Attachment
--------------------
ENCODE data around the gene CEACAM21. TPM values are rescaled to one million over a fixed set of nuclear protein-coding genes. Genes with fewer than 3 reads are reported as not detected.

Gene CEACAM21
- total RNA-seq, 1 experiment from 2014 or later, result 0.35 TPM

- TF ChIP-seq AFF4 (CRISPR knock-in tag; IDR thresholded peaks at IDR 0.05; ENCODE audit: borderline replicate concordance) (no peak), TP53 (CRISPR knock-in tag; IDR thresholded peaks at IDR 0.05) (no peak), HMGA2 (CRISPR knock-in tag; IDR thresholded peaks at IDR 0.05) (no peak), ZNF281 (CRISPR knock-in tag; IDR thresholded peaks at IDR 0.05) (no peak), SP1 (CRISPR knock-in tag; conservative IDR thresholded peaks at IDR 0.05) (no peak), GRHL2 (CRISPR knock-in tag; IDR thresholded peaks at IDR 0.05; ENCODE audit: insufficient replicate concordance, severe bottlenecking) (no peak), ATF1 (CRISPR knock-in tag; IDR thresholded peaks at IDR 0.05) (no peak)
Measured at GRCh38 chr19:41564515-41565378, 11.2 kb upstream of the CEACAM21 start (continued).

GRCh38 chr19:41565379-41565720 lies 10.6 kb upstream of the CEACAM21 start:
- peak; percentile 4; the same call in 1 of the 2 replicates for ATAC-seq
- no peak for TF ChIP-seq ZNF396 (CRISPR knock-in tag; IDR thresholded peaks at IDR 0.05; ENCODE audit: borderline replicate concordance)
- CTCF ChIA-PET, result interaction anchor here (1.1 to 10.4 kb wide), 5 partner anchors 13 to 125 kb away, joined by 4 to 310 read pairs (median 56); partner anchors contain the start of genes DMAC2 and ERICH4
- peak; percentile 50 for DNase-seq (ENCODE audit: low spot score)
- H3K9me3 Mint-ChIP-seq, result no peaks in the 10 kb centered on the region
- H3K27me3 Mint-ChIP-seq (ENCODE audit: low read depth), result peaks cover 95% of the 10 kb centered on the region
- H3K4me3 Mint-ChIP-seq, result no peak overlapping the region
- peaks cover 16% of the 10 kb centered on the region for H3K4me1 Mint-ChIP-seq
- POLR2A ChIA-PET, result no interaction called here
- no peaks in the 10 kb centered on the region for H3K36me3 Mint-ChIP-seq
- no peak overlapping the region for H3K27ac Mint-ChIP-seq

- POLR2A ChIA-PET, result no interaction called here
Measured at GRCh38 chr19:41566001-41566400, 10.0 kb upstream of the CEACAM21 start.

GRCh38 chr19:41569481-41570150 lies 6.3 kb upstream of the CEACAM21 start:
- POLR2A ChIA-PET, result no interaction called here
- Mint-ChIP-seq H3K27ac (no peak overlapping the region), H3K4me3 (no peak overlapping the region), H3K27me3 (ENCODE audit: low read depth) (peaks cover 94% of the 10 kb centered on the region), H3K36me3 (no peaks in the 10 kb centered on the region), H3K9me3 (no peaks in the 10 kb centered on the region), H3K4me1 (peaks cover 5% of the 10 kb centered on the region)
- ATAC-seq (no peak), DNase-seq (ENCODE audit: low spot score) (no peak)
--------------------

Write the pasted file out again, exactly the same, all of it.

ENCODE data around the gene CEACAM21. TPM values are rescaled to one million over a fixed set of nuclear protein-coding genes. Genes with fewer than 3 reads are reported as not detected.

Gene CEACAM21
- total RNA-seq, 1 experiment from 2014 or later, result 0.35 TPM

- TF ChIP-seq AFF4 (CRISPR knock-in tag; IDR thresholded peaks at IDR 0.05; ENCODE audit: borderline replicate concordance) (no peak), TP53 (CRISPR knock-in tag; IDR thresholded peaks at IDR 0.05) (no peak), HMGA2 (CRISPR knock-in tag; IDR thresholded peaks at IDR 0.05) (no peak), ZNF281 (CRISPR knock-in tag; IDR thresholded peaks at IDR 0.05) (no peak), SP1 (CRISPR knock-in tag; conservative IDR thresholded peaks at IDR 0.05) (no peak), GRHL2 (CRISPR knock-in tag; IDR thresholded peaks at IDR 0.05; ENCODE audit: insufficient replicate concordance, severe bottlenecking) (no peak), ATF1 (CRISPR knock-in tag; IDR thresholded peaks at IDR 0.05) (no peak)
Measured at GRCh38 chr19:41564515-41565378, 11.2 kb upstream of the CEACAM21 start (continued).

GRCh38 chr19:41565379-41565720 lies 10.6 kb upstream of the CEACAM21 start:
- peak; percentile 4; the same call in 1 of the 2 replicates for ATAC-seq
- no peak for TF ChIP-seq ZNF396 (CRISPR knock-in tag; IDR thresholded peaks at IDR 0.05; ENCODE audit: borderline replicate concordance)
- CTCF ChIA-PET, result interaction anchor here (1.1 to 10.4 kb wide), 5 partner anchors 13 to 125 kb away, joined by 4 to 310 read pairs (median 56); partner anchors contain the start of genes DMAC2 and ERICH4
- peak; percentile 50 for DNase-seq (ENCODE audit: low spot score)
- H3K9me3 Mint-ChIP-seq, result no peaks in the 10 kb centered on the region
- H3K27me3 Mint-ChIP-seq (ENCODE audit: low read depth), result peaks cover 95% of the 10 kb centered on the region
- H3K4me3 Mint-ChIP-seq, result no peak overlapping the region
- peaks cover 16% of the 10 kb centered on the region for H3K4me1 Mint-ChIP-seq
- POLR2A ChIA-PET, result no interaction called here
- no peaks in the 10 kb centered on the region for H3K36me3 Mint-ChIP-seq
- no peak overlapping the region for H3K27ac Mint-ChIP-seq

- POLR2A ChIA-PET, result no interaction called here
Measured at GRCh38 chr19:41566001-41566400, 10.0 kb upstream of the CEACAM21 start.

GRCh38 chr19:41569481-41570150 lies 6.3 kb upstream of the CEACAM21 start:
- POLR2A ChIA-PET, result no interaction called here
- Mint-ChIP-seq H3K27ac (no peak overlapping the region), H3K4me3 (no peak overlapping the region), H3K27me3 (ENCODE audit: low read depth) (peaks cover 94% of the 10 kb centered on the region), H3K36me3 (no peaks in the 10 kb centered on the region), H3K9me3 (no peaks in the 10 kb centered on the region), H3K4me1 (peaks cover 5% of the 10 kb centered on the region)
- ATAC-seq (no peak), DNase-seq (ENCODE audit: low spot score) (no peak)